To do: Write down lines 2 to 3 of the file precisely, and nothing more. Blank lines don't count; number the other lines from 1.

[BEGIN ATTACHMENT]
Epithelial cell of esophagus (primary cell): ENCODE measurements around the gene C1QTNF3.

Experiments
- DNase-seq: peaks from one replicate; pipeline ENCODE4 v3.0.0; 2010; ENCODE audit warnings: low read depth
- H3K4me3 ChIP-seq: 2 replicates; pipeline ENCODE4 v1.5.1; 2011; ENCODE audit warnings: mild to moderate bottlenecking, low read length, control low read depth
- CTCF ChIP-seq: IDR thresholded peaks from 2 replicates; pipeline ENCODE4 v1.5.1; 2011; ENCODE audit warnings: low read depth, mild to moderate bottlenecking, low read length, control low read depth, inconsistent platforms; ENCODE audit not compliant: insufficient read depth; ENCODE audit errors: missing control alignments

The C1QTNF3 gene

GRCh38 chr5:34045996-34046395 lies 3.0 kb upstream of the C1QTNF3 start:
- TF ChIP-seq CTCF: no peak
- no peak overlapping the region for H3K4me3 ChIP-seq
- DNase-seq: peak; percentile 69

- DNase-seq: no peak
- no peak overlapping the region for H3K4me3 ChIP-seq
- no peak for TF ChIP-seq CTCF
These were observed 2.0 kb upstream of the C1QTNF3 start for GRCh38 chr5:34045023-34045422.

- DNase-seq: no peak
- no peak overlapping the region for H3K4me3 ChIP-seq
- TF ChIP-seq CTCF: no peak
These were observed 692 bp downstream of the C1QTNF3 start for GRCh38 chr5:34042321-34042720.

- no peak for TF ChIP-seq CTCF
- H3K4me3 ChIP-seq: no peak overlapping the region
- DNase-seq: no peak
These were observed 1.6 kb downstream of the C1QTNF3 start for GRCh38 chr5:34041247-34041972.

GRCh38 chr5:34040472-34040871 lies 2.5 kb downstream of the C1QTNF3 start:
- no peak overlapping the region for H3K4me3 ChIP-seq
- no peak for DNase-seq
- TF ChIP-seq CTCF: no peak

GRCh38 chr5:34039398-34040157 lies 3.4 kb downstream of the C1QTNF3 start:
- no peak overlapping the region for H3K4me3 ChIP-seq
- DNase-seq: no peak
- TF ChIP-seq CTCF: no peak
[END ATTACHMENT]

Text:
Experiments
- DNase-seq: peaks from one replicate; pipeline ENCODE4 v3.0.0; 2010; ENCODE audit warnings: low read depth